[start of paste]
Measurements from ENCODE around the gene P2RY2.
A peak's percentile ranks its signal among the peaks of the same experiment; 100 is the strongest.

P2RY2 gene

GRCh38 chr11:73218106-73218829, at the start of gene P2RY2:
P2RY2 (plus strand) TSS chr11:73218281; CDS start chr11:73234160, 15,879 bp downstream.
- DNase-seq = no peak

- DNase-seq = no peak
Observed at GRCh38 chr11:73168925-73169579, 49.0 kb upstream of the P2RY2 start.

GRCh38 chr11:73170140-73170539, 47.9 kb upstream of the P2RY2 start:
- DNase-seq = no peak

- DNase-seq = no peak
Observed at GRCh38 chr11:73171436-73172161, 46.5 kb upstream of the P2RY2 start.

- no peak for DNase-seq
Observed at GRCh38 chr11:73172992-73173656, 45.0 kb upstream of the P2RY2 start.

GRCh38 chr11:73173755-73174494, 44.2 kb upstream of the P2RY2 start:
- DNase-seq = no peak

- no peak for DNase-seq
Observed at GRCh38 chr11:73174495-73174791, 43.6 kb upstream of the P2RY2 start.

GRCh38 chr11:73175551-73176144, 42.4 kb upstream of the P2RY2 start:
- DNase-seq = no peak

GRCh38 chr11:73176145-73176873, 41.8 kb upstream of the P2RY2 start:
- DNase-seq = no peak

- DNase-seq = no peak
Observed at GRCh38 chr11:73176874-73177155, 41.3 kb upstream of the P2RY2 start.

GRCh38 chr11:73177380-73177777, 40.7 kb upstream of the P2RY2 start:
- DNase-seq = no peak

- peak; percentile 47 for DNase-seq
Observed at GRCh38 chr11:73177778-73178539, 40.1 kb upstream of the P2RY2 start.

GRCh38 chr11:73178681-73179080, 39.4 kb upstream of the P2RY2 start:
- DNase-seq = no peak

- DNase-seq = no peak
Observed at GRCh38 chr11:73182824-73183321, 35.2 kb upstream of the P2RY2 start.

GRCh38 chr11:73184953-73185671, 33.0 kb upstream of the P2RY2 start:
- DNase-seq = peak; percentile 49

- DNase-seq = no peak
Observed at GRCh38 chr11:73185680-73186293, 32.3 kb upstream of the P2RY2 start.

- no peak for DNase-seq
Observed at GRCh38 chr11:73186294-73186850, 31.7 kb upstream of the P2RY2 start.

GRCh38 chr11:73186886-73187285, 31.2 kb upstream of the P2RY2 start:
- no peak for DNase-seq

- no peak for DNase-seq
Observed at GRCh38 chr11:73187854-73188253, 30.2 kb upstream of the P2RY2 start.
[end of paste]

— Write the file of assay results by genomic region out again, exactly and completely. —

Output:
Measurements from ENCODE around the gene P2RY2.
A peak's percentile ranks its signal among the peaks of the same experiment; 100 is the strongest.

P2RY2 gene

GRCh38 chr11:73218106-73218829, at the start of gene P2RY2:
P2RY2 (plus strand) TSS chr11:73218281; CDS start chr11:73234160, 15,879 bp downstream.
- DNase-seq = no peak

- DNase-seq = no peak
Observed at GRCh38 chr11:73168925-73169579, 49.0 kb upstream of the P2RY2 start.

GRCh38 chr11:73170140-73170539, 47.9 kb upstream of the P2RY2 start:
- DNase-seq = no peak

- DNase-seq = no peak
Observed at GRCh38 chr11:73171436-73172161, 46.5 kb upstream of the P2RY2 start.

- no peak for DNase-seq
Observed at GRCh38 chr11:73172992-73173656, 45.0 kb upstream of the P2RY2 start.

GRCh38 chr11:73173755-73174494, 44.2 kb upstream of the P2RY2 start:
- DNase-seq = no peak

- no peak for DNase-seq
Observed at GRCh38 chr11:73174495-73174791, 43.6 kb upstream of the P2RY2 start.

GRCh38 chr11:73175551-73176144, 42.4 kb upstream of the P2RY2 start:
- DNase-seq = no peak

GRCh38 chr11:73176145-73176873, 41.8 kb upstream of the P2RY2 start:
- DNase-seq = no peak

- DNase-seq = no peak
Observed at GRCh38 chr11:73176874-73177155, 41.3 kb upstream of the P2RY2 start.

GRCh38 chr11:73177380-73177777, 40.7 kb upstream of the P2RY2 start:
- DNase-seq = no peak

- peak; percentile 47 for DNase-seq
Observed at GRCh38 chr11:73177778-73178539, 40.1 kb upstream of the P2RY2 start.

GRCh38 chr11:73178681-73179080, 39.4 kb upstream of the P2RY2 start:
- DNase-seq = no peak

- DNase-seq = no peak
Observed at GRCh38 chr11:73182824-73183321, 35.2 kb upstream of the P2RY2 start.

GRCh38 chr11:73184953-73185671, 33.0 kb upstream of the P2RY2 start:
- DNase-seq = peak; percentile 49

- DNase-seq = no peak
Observed at GRCh38 chr11:73185680-73186293, 32.3 kb upstream of the P2RY2 start.

- no peak for DNase-seq
Observed at GRCh38 chr11:73186294-73186850, 31.7 kb upstream of the P2RY2 start.

GRCh38 chr11:73186886-73187285, 31.2 kb upstream of the P2RY2 start:
- no peak for DNase-seq

- no peak for DNase-seq
Observed at GRCh38 chr11:73187854-73188253, 30.2 kb upstream of the P2RY2 start.